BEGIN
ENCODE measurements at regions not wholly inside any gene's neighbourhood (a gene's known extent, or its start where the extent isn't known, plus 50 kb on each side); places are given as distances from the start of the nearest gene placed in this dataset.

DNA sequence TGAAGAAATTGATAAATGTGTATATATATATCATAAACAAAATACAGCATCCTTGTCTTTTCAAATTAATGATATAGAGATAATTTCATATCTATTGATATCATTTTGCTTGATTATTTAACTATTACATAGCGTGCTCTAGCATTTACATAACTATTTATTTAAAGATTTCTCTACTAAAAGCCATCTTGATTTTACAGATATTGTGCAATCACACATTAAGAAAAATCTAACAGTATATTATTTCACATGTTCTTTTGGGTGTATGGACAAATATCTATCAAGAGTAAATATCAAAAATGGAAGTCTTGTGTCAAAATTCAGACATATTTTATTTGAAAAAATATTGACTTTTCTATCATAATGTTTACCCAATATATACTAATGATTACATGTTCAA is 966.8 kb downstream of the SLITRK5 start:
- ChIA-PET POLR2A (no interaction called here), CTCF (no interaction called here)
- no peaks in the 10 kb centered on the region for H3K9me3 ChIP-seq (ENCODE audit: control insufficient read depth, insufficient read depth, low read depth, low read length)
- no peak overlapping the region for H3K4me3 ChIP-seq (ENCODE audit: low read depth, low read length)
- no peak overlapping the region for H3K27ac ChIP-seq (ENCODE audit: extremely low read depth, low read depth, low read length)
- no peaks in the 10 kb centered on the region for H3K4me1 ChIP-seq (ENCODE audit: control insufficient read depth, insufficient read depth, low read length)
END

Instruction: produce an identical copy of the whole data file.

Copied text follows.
ENCODE measurements at regions not wholly inside any gene's neighbourhood (a gene's known extent, or its start where the extent isn't known, plus 50 kb on each side); places are given as distances from the start of the nearest gene placed in this dataset.

DNA sequence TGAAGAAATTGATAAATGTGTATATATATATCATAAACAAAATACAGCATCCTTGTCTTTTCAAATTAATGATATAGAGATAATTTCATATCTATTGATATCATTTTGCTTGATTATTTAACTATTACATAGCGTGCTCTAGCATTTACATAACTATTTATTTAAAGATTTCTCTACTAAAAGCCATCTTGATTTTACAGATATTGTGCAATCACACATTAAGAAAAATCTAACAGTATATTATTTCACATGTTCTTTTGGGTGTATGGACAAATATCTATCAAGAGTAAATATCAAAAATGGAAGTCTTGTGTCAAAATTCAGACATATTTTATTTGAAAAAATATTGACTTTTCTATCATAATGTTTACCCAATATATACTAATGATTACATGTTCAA is 966.8 kb downstream of the SLITRK5 start:
- ChIA-PET POLR2A (no interaction called here), CTCF (no interaction called here)
- no peaks in the 10 kb centered on the region for H3K9me3 ChIP-seq (ENCODE audit: control insufficient read depth, insufficient read depth, low read depth, low read length)
- no peak overlapping the region for H3K4me3 ChIP-seq (ENCODE audit: low read depth, low read length)
- no peak overlapping the region for H3K27ac ChIP-seq (ENCODE audit: extremely low read depth, low read depth, low read length)
- no peaks in the 10 kb centered on the region for H3K4me1 ChIP-seq (ENCODE audit: control insufficient read depth, insufficient read depth, low read length)